Issue 17, Autumn 2002

Usually, I write this page sitting in front of a computer in my study at Inversnaid occasionally looking out across Loch Lomond to the Arrochar hills beyond, but today I can see a different landscape, mountains and valleys certainly, but the peaks are more rugged and the cottages in the valley below are roofed with ancient orange tile rather than Scottish slate.

I am in Cantabria with my son Neil and we are organising a new venture which will begin next season. I feel we now have the experience and people to enable us to offer more choice by arranging holidays in areas other than Scotland. Although these will be in the nature of a trial run, we hope to extend the destinations in future years. If you are interested, then there are more details on the next page and in the enclosed Lochs and Glens programme for 2003.

Back home summer is just a memory, but this autumn's colours are as vibrant as I can remember. The last few weeks have been a perfect time to be in Scotland.

In May our first grandson, Josh, was born, (see back page).Whether or not he will eventually join the company, one can only speculate, but in the meantime I feel very fortunate that both of my sons work so ably with me and our wonderful team here at Lochs and Glens.

As you will see in the following pages it has been a busy time for us since we sent you our last newsletter, bookings have never been better and our new excursions have run successfully and been popular. It becomes increasingly difficult to find different destinations each year, but with so many regular travelers it is important to try.

On checking our records recently I was surprised and delighted to see that over 1000 people have had 10 or more Lochs and Glens Holidays. A recommendation indeed!

Michael Wells

The Great Trossachs Flood

On 30th July a devastating flood hit the Trossachs area. Several hours of torrential rain caused the local rivers and streams to burst their banks and, at the rear of the Loch Achray Hotel trees washed down from the hills and blocked the bridge, forcing water into the building to a depth of over four feet. Guests were evacuated to a hotel in Stirling but, by superhuman efforts, all were able to return two days later, although eight bedrooms are still, 10 weeks later, under repair.

Parked cars were washed away and over £7,000 worth of bottled beers, wine and spirits were condemned to a skip as, even though the contents were sealed, there was a possibility that contamination had taken place. It quickly became clear that the skip in question needed a guard as workmen, apparently willing to take a chance, were seen climbing in!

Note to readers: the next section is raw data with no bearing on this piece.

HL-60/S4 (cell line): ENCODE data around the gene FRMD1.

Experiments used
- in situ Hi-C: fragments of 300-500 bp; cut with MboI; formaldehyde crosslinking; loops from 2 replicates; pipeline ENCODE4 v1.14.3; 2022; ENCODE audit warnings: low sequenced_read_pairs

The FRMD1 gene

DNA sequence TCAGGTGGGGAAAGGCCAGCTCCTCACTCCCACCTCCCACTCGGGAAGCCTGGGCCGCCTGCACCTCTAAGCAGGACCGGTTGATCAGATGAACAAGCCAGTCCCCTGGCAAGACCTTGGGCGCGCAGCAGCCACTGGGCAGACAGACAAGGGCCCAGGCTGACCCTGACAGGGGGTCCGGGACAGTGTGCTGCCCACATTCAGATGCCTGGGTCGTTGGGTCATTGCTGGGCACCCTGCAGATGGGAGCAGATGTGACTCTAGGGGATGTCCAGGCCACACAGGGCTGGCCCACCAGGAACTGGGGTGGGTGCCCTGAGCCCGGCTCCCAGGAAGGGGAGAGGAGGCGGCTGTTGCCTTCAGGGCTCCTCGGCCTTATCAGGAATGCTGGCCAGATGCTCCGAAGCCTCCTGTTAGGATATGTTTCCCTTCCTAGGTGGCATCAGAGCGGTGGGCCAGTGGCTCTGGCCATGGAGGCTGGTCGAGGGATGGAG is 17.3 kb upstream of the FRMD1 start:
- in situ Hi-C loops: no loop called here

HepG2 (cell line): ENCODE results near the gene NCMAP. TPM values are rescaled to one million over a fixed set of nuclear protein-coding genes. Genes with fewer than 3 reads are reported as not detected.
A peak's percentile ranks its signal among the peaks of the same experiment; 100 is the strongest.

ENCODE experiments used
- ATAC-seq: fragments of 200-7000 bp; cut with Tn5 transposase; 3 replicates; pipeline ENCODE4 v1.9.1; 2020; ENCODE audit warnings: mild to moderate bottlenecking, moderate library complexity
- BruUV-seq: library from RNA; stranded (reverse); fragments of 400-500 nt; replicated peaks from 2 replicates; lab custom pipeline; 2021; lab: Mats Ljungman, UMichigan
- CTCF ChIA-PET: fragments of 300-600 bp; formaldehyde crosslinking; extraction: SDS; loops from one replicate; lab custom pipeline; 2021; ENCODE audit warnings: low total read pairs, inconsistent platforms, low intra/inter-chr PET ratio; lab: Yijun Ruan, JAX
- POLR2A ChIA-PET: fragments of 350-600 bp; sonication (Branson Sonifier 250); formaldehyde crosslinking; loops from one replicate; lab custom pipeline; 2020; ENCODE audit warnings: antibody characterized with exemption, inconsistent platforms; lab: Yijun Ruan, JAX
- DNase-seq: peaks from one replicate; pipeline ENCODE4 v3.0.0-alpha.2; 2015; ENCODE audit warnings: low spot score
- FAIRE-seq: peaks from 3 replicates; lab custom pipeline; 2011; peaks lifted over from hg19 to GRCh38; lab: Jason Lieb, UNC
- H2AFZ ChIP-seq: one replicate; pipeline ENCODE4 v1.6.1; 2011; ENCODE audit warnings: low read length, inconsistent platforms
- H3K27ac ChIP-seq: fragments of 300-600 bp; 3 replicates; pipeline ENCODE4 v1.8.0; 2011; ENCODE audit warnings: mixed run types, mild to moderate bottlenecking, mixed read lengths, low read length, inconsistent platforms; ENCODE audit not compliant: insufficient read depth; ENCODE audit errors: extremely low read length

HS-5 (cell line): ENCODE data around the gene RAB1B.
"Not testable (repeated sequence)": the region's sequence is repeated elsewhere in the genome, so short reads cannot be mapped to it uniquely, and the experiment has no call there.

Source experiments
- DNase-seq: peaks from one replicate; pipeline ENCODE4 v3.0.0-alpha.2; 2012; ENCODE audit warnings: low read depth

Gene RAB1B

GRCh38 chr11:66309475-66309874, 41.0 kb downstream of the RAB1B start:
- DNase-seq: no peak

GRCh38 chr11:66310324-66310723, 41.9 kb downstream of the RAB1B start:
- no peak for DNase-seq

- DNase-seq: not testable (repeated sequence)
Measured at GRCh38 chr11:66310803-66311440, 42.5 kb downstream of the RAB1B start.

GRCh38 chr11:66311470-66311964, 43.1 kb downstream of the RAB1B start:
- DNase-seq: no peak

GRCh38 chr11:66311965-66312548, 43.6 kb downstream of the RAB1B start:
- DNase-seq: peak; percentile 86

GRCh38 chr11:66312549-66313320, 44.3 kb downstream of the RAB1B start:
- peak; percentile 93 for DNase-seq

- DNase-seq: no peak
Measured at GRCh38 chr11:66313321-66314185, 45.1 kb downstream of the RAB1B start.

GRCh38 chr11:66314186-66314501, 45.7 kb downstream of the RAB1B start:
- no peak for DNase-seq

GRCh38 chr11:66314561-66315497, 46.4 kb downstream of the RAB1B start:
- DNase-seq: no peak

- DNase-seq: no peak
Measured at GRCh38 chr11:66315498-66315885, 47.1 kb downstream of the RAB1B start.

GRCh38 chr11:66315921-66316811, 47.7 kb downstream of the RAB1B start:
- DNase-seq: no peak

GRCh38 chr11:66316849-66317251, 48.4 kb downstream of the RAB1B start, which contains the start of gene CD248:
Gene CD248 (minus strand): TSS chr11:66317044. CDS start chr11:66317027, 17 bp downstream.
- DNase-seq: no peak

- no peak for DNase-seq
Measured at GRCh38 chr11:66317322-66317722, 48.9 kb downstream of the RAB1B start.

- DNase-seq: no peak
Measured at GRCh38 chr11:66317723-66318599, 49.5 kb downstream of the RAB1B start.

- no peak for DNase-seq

The croft, the long disused tearoom at the rear of the hotel, has had to be demolished and plans to redevelop the area are well underway.

The Inversnaid Garrison

In September, the company bought the Garrison Farm at Inversnaid, a site of considerable historical interest which lies about a mile from our hotel. Within the grounds of the farm lie the ruins of the original Garrison, the military barracks built in 1718-19. This was the first in a series created after the Jacobite rising of 1715. Originally the buildings were three stories high and accommodated 80 soldiers who were garrisoned there to hunt down the famous Rob Roy MacGregor as well as attempting to keep order during the .45 rebellion when the Jacobites were fighting to get 'Bonnie Prince Charlie' onto the Scottish throne.

There is not much left of the buildings now, much of it was subsequently demolished by Rob Roy's son James, but guests staying at the nearby Inversnaid Hotel might like to make the 30 minute walk up the hill to see what remains. Most of the surrounding farmland will eventually become part of the Inversnaid RSPB bird reserve.

Kilchurn Castle

For over 100 years guests staying at the Loch Awe Hotel have gazed down from the terrace to the ruins of Kilchurn Castle. They were the subject for many a Victorian artist and more recently they have been photographed for countless Scottish calendars. But few who have admired these dramatic ruins have known much of their history.

According to legend the original stronghold was built around 1440 by Margaret, wife of Sir Colin Campbell of Glenorchy while he was in the Holy Land fighting the crusades.

For seven years Margaret supervised work on the tower using money paid to her as rent from her husband's estates.

During all this time Sir Colin wrote faithfully to his wife, but no letters reached her as they were intercepted by Sir Colin's great rival, an Argyllshire chief called MacCorquodale.

MacCorquodale eventually persuaded Margaret that her husband was dead and so she reluctantly agreed to marry him. But in the tradition of all happy endings Sir Colin arrived home on the day of the planned wedding ceremony and was able to reclaim his wife.

Since those early years Kilchurn has had a relatively untroubled history apart from being briefly besieged when garrisoned by the Earl of Breadalbane whilst supporting the government against the Earl of Argyll's invasion of 1685.

The Campbells abandoned Kilchurn entirely in the early 18th century and its decline was hastened when the tower was damaged by a lightning strike in 1769 and, a century later, it was completely brought down by the same storm that demolished the Tay Railway Bridge.

Thereafter it lay neglected and overgrown inhabited only by the occasional eccentric - most recently by the 'Witch of Kilchurn' who was regularly seen getting her pipe tobacco from the Loch Awe Stores.

Fortunately the building has now been restored by Historic Scotland and can be visited, either by launch from the Loch Awe Station Pier adjacent to the hotel, or by foot (details from the Hotel reception desk).

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